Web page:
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Game Plan - 10/23/2015

In my last article, “Game Films,” I spoke about how these films can aid you to look at yourself introspectively and, as a result, enable you to learn what is broken, so that you can devise plans for how to better cope the next time around. However, sometimes that isn’t true. If you’re anything like me, seeing my shortcoming, or where I’ve erred, doesn’t always initiate growth.

Quite the contrary, it can cause me to react 180 degrees the opposite. I become lethargic, feel depressed and hopeless, and wind up beating myself up for my mistakes. The end result is that I feel worse. I see what needs to be improved and the action I have to take, but I don’t do it. This causes a pyramid effect, because I then feel worse for not correcting what I already feel bad about having done. That’s where football can once again come to your aid.

You see, a football team doesn’t have a choice. They have to play their next game. The schedule already is made; so they’re forced to go out on to the field again if they don’t want to experience shame, embarrassment, loss of pride or the scorn of their fans. Even more, they’re expected to play better the next time. In order to do that, they have to devise a new, improved game plan. Once they’ve reviewed their last game film, they design a new set of actions, behaviors, procedures and techniques that they hope will enable them to perform better the following week. Simplistically, that’s exactly the process we human beings need to follow.

Step 1: You need to look at your last Game Film with the attitude that you always can improve. The purpose being to benefit from the mistakes you made the previous week by learning from them.

In most instances, you won’t have any problem recognizing them. Most people have too great a capacity to be “pretty darn good Monday morning quarterbacks.” That means that, in most instances, your hindsight regarding your past mistakes light up. Once you see them, however, the major difficulty you face is to determine a more productive or positive way to perform the next time around.

It’s kind of like saying something without thinking, and then a voice inside says, “I can’t believe that came out of my mouth,” or “I really put my foot in it this time.” But, the rule is, never punish yourself for what you did, although you probably should for not learning from it. You see, once you’ve erred, you can’t take it back. All you can do is try to make it better. Essentially, that’s what game plans are all about. It’s a process that involves you constantly honing and correcting your behaviors today in order to enable you to improve and grow emotionally, tomorrow.

Step 2: Recognize that the one most- essential aspect of making a game plan is that you discover a better way of acting and reacting in the future. Game plans aren’t statements of intention. Nor are they promises to try to grow or change, which you may never quite get around to. Game plans need to be adhered to. They aren’t always right, prefect or successful. When they aren’t, or when you don’t execute them well, they need to be modified and improved upon, but only after you’ve first given them a chance. They are intended to direct, guide and motivate you to take action, despite your trepidations, your emotional malaise or your fear of failure.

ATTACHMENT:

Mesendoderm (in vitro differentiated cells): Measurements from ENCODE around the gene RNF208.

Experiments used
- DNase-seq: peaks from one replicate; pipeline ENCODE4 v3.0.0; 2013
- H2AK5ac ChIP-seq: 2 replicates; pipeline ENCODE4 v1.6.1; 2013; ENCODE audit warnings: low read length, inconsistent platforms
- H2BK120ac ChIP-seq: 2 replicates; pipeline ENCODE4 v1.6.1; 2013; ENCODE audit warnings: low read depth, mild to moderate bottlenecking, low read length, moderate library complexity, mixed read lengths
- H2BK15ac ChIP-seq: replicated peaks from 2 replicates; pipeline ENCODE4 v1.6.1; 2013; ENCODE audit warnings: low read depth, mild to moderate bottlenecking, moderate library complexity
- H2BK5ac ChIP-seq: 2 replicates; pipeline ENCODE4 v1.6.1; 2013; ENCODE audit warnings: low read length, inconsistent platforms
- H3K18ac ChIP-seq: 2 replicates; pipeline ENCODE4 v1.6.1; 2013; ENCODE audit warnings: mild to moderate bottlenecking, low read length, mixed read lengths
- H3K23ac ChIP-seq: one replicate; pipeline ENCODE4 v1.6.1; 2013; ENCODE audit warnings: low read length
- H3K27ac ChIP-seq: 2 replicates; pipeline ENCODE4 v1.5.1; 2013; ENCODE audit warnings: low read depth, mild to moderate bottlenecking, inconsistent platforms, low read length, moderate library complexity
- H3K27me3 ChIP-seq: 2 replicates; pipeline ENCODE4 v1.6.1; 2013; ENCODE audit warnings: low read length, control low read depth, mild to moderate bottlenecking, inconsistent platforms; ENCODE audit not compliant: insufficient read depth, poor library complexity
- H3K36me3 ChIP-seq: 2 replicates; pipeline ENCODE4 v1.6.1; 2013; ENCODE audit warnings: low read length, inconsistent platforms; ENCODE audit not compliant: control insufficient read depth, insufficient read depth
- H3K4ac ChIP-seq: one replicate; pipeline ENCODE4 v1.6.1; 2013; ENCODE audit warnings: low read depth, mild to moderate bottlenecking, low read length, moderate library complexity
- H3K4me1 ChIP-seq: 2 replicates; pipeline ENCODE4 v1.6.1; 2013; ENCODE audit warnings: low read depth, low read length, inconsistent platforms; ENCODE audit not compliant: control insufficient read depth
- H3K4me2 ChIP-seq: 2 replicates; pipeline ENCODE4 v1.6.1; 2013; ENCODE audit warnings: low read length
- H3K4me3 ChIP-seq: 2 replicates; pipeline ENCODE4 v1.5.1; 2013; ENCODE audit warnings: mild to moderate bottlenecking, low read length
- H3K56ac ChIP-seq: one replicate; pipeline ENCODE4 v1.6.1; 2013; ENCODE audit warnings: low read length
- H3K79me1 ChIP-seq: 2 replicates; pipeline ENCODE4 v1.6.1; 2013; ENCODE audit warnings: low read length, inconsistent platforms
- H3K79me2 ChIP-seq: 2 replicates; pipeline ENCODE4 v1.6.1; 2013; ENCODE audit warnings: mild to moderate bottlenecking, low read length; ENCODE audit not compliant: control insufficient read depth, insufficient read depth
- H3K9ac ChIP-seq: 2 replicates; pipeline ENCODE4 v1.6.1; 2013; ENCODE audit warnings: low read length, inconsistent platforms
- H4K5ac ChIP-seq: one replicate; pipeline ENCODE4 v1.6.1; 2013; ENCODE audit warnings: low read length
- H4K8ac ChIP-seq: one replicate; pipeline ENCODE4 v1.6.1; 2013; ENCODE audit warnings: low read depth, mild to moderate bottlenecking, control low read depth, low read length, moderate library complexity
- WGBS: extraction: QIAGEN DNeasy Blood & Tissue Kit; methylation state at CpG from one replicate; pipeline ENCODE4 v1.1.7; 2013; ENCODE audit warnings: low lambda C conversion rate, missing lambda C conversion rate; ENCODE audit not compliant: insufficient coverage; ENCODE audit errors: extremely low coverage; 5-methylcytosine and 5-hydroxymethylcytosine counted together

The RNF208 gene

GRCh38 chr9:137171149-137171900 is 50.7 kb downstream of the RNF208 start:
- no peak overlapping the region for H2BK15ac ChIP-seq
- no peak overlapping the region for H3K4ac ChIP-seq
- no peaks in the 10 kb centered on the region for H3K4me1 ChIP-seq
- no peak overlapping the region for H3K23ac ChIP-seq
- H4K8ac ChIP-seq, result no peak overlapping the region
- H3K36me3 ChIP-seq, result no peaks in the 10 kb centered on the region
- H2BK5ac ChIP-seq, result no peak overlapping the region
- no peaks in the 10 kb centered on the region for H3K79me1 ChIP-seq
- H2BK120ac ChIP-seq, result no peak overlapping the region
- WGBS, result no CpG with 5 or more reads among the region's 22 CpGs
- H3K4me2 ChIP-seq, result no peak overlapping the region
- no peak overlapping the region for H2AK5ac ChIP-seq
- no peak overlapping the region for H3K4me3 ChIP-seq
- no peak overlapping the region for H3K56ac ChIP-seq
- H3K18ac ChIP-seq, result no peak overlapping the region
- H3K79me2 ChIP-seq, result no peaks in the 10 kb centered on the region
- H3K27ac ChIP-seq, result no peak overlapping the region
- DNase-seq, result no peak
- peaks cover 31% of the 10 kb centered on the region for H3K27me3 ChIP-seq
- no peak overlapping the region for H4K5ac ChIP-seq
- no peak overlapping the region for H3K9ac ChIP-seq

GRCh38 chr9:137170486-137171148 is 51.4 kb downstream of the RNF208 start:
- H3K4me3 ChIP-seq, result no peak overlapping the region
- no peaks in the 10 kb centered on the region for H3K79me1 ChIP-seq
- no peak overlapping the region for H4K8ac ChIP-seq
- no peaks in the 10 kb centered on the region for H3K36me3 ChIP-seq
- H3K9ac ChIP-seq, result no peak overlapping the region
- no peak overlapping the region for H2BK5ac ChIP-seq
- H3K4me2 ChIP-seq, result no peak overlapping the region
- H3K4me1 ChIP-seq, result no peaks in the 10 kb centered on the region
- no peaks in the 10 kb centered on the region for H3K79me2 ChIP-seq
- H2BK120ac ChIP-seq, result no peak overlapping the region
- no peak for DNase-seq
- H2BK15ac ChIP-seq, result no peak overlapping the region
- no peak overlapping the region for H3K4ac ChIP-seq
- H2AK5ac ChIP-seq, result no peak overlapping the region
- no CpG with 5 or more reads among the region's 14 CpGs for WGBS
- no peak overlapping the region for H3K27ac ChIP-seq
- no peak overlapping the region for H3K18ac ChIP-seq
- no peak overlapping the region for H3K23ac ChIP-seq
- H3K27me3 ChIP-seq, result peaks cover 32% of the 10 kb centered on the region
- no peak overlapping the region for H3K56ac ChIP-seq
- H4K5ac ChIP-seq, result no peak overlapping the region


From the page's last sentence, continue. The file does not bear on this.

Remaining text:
Thus, they not only point you in a specific direction, but implicit in making them is the notion that once you recognize your errors, you can improve and grow. The rule being that recognition of your mistakes, as opposed to excusing them or closing your eyes to them, enables you to see the light at the end of the tunnel that you previously perceived yourself trapped in.

Step 3: Know that similar to New Year resolutions, you may not execute or consistently live up to your game plans. However, once you’ve formulated them, they become real and you can use them over and over again as goals towards which you can repeatedly direct your efforts and energy in the future. Even when you don’t fully achieve them, they still exist and your energies can always be redirected toward reaching them.

Accordingly I’d have you make a journal. Purchase some file cards or a small tablet. Keep them on your person and, on those occasions when you find yourself hiding from, closing your eyes to, ration-alizing, justifying, or trying to repress your honest insights, write them down before you unconsciously block them out. Consider them your Game Film. Then, go one step further, look at them straight in the eye and ask yourself, “What could I have done differently, what should I have said, or what can I say or do now to improve the way I feel about me?”

Let me caution you again: Your insights are not intended to cause guilt, to provoke shame or to embarrass you. They are, instead, designed to emphasize the fact that, “everyone makes mistakes” but just lamenting them isn’t constructive. You need to do something to correct them. Think about it: Every religion acknowledges the fallibility and imperfections of its members. They even go a step further; they provide a means of rectifying and alleviating the guilt attached to them in order to enable you to live better in the future.

So, Protestants ask Jesus for forgiveness, Catholics have confession and Jews have the Day of Atonement (Yom Kippur), which serves as a once-a-year opportunity to atone for the mistakes they’re made the previous 12 months. The one prevailing notion is: You can relegate your sins to the past; eliminate your guilt in the present and discover peace, forgiveness and redemption in the future. Perhaps, another term for them is “game plans.”

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